Because the Bill and Melinda Gates Foundation, the driving force behind the Common Core and its unfair, inappropriate and expensive Common Core Testing Scheme, along with one of the companies that will profit most from the implementation of the Common Core, have a new public opinion survey showing that public school teachers love the Common Core.
Read the full blog at: http://jonathanpelto.com/2014/10/03/gates-foundation-scholastic-corporation-report-teachers-love-common-core/
CEA and AFT-CT not alone in endorsing anti-teacher, corporate education reform champions
And finally, take heart Connecticut teachers…
Last month, the New Jersey Education Association voted to endorse U.S. Senator Cory Booker for re-election. Booker, like Governor Dannel “Dan” Malloy, is among the nation’s most anti-teacher, anti-public education Democratic elected officials.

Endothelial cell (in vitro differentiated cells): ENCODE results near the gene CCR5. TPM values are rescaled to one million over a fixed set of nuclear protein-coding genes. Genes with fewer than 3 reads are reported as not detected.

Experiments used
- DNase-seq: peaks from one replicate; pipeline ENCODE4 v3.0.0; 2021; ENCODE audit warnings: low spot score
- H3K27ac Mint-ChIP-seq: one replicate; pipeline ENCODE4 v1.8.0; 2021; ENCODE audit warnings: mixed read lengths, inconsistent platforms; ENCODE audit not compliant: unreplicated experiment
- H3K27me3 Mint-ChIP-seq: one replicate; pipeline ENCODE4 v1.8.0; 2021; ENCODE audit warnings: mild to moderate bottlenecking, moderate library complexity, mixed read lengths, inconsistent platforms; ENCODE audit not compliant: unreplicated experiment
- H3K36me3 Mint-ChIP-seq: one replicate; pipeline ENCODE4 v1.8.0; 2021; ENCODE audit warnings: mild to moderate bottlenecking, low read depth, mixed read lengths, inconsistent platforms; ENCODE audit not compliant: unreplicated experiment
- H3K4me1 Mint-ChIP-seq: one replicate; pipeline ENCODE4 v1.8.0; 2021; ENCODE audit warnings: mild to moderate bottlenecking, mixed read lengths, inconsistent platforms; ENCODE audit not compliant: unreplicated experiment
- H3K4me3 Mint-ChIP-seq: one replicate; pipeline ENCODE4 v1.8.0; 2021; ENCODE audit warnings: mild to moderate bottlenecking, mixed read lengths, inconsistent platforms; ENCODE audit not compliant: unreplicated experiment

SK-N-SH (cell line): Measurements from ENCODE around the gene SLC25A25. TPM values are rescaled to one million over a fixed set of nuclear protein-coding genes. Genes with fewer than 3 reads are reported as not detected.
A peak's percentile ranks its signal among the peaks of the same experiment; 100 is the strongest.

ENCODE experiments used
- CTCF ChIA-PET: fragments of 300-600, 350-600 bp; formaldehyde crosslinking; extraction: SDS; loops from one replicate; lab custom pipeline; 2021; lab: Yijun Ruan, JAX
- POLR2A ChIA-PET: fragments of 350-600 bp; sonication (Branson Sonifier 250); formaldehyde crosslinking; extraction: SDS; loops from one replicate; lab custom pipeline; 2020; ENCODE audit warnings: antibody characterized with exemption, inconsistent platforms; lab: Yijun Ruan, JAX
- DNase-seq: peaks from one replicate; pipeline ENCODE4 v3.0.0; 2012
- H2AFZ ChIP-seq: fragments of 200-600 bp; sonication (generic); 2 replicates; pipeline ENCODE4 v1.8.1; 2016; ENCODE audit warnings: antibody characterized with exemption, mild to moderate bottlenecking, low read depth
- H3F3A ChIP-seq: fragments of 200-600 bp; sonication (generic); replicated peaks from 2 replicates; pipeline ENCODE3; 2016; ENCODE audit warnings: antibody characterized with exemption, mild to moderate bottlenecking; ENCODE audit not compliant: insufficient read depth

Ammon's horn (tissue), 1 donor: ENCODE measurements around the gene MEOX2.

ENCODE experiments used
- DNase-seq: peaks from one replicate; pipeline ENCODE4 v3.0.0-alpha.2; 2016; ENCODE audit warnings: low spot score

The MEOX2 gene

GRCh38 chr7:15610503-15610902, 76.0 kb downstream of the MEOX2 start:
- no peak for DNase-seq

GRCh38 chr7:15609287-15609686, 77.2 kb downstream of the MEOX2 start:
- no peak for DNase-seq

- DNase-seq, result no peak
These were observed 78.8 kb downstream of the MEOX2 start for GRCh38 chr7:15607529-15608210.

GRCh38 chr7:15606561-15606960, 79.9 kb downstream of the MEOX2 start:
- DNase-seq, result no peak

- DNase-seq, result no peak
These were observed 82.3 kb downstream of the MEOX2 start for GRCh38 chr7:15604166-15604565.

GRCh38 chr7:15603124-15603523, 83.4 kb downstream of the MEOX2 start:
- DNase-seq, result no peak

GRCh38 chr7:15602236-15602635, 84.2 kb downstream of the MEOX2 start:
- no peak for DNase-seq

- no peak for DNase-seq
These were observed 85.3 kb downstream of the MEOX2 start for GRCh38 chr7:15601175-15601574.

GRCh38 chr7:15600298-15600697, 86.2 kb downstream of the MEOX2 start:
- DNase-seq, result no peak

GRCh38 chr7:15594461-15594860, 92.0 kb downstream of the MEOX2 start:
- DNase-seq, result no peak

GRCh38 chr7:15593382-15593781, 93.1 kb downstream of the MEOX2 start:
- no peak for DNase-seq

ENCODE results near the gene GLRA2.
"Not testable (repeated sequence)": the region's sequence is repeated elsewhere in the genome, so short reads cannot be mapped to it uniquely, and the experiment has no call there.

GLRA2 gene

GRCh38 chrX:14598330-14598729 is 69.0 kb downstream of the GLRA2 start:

Malloy’s Commissioner of Education, Stefan Pryor, was Mayor Booker’s top aide in Newark, New Jersey before he returned to Connecticut to lead Malloy’s corporate education reform industry initiative with its anti-tenure, anti-teacher, pro-charter school provisions.
In New Jersey and Connecticut, teacher unions have caved in and handed their support to people who have spent years knocking down and stomping on teachers, parents and our public schools.
You can read the full post at: http://jonathanpelto.com/2014/10/05/cea-aft-ct-alone-endorsing-anti-teacher-corporate-education-reform-champions/